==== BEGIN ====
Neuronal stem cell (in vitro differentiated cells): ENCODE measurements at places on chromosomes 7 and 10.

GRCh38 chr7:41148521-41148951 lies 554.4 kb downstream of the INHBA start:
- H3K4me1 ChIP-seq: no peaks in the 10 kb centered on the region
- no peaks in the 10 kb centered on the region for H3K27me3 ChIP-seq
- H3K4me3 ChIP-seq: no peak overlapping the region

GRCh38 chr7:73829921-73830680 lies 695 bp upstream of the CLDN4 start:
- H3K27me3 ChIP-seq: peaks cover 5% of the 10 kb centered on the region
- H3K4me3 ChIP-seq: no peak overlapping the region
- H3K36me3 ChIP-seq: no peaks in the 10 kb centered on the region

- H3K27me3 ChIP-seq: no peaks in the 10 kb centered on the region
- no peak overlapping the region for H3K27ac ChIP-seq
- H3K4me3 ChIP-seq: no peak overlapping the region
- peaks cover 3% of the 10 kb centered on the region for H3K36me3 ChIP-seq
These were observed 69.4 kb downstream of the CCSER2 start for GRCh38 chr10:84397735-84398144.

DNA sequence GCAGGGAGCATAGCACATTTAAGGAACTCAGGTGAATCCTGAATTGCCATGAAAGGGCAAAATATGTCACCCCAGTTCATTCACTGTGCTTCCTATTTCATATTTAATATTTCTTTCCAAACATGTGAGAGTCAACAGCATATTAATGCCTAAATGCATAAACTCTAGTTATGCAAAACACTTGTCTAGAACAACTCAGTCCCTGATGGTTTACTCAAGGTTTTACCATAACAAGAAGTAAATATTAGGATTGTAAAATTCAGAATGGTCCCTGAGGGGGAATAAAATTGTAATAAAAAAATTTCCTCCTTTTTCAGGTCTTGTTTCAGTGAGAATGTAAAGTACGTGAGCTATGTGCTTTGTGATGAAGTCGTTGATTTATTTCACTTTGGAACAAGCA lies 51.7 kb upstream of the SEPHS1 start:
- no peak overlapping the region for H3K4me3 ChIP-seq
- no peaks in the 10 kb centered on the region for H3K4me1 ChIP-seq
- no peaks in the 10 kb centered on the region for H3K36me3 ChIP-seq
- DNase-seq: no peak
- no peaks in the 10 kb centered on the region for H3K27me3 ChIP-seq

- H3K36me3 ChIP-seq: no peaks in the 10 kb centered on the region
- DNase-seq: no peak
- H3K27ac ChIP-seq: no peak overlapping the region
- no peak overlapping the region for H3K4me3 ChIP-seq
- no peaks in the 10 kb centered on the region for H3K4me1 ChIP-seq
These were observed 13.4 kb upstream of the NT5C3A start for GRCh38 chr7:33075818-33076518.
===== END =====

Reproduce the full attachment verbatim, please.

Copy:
Neuronal stem cell (in vitro differentiated cells): ENCODE measurements at places on chromosomes 7 and 10.

GRCh38 chr7:41148521-41148951 lies 554.4 kb downstream of the INHBA start:
- H3K4me1 ChIP-seq: no peaks in the 10 kb centered on the region
- no peaks in the 10 kb centered on the region for H3K27me3 ChIP-seq
- H3K4me3 ChIP-seq: no peak overlapping the region

GRCh38 chr7:73829921-73830680 lies 695 bp upstream of the CLDN4 start:
- H3K27me3 ChIP-seq: peaks cover 5% of the 10 kb centered on the region
- H3K4me3 ChIP-seq: no peak overlapping the region
- H3K36me3 ChIP-seq: no peaks in the 10 kb centered on the region

- H3K27me3 ChIP-seq: no peaks in the 10 kb centered on the region
- no peak overlapping the region for H3K27ac ChIP-seq
- H3K4me3 ChIP-seq: no peak overlapping the region
- peaks cover 3% of the 10 kb centered on the region for H3K36me3 ChIP-seq
These were observed 69.4 kb downstream of the CCSER2 start for GRCh38 chr10:84397735-84398144.

DNA sequence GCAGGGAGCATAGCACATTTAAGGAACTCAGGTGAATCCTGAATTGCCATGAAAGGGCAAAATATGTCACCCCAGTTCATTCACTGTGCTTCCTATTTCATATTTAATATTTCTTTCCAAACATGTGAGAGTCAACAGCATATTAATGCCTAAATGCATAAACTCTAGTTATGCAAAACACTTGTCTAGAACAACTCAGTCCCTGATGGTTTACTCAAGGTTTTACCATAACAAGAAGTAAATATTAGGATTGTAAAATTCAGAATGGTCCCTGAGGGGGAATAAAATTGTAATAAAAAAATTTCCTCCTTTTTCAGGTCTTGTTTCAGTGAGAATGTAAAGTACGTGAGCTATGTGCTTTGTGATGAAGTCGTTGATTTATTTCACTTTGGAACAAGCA lies 51.7 kb upstream of the SEPHS1 start:
- no peak overlapping the region for H3K4me3 ChIP-seq
- no peaks in the 10 kb centered on the region for H3K4me1 ChIP-seq
- no peaks in the 10 kb centered on the region for H3K36me3 ChIP-seq
- DNase-seq: no peak
- no peaks in the 10 kb centered on the region for H3K27me3 ChIP-seq

- H3K36me3 ChIP-seq: no peaks in the 10 kb centered on the region
- DNase-seq: no peak
- H3K27ac ChIP-seq: no peak overlapping the region
- no peak overlapping the region for H3K4me3 ChIP-seq
- no peaks in the 10 kb centered on the region for H3K4me1 ChIP-seq
These were observed 13.4 kb upstream of the NT5C3A start for GRCh38 chr7:33075818-33076518.